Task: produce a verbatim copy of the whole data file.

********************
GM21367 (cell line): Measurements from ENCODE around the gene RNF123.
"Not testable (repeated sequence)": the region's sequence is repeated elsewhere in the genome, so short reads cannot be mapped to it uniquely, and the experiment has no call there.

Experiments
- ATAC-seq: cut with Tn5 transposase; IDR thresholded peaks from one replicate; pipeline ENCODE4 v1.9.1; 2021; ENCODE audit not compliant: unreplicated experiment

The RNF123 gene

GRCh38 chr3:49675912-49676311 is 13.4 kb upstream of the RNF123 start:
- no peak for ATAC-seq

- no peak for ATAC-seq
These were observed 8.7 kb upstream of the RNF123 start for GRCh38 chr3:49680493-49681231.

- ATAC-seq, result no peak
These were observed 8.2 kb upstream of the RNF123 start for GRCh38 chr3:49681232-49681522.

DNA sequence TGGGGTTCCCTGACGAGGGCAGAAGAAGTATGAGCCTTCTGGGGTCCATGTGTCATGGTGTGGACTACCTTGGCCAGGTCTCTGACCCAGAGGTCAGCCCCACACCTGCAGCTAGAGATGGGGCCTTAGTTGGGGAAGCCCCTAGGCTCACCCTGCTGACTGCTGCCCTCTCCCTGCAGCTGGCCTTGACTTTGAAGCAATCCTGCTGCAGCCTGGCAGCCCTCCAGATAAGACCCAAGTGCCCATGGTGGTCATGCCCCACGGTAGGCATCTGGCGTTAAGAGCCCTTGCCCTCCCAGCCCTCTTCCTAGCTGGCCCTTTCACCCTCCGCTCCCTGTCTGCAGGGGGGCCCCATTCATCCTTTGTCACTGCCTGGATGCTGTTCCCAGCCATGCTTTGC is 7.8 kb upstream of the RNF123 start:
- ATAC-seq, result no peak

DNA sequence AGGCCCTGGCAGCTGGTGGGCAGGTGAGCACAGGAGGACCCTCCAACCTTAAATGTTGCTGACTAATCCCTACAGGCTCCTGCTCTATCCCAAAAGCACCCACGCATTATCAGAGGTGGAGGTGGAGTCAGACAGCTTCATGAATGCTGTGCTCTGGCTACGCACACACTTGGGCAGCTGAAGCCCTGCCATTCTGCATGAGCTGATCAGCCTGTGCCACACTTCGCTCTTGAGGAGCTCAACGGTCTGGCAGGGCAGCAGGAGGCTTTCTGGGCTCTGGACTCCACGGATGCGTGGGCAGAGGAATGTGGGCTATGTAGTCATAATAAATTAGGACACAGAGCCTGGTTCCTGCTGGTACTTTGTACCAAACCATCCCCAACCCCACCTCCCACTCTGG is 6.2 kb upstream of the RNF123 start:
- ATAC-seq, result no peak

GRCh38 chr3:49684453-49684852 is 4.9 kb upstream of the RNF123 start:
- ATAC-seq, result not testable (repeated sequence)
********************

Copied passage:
GM21367 (cell line): Measurements from ENCODE around the gene RNF123.
"Not testable (repeated sequence)": the region's sequence is repeated elsewhere in the genome, so short reads cannot be mapped to it uniquely, and the experiment has no call there.

Experiments
- ATAC-seq: cut with Tn5 transposase; IDR thresholded peaks from one replicate; pipeline ENCODE4 v1.9.1; 2021; ENCODE audit not compliant: unreplicated experiment

The RNF123 gene

GRCh38 chr3:49675912-49676311 is 13.4 kb upstream of the RNF123 start:
- no peak for ATAC-seq

- no peak for ATAC-seq
These were observed 8.7 kb upstream of the RNF123 start for GRCh38 chr3:49680493-49681231.

- ATAC-seq, result no peak
These were observed 8.2 kb upstream of the RNF123 start for GRCh38 chr3:49681232-49681522.

DNA sequence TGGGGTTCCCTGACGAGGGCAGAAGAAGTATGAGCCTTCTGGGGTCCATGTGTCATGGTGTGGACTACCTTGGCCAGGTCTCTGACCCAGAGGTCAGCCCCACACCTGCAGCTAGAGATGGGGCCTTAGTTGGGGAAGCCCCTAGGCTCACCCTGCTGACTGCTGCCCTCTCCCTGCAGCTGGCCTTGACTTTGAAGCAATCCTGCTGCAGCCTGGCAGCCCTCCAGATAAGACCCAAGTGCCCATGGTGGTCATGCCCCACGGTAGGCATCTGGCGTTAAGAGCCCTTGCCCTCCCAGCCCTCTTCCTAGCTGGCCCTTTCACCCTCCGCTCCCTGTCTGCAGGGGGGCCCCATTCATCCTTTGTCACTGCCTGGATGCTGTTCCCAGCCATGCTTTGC is 7.8 kb upstream of the RNF123 start:
- ATAC-seq, result no peak

DNA sequence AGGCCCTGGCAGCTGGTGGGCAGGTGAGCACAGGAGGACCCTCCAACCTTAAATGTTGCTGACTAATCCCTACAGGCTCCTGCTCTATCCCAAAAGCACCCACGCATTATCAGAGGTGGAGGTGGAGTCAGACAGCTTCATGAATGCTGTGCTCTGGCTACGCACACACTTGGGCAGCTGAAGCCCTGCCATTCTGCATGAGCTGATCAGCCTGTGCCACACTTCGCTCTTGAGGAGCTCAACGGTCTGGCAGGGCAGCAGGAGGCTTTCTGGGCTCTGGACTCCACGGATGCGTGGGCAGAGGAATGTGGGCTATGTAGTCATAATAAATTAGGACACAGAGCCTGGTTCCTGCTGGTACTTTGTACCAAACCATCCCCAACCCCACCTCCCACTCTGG is 6.2 kb upstream of the RNF123 start:
- ATAC-seq, result no peak

GRCh38 chr3:49684453-49684852 is 4.9 kb upstream of the RNF123 start:
- ATAC-seq, result not testable (repeated sequence)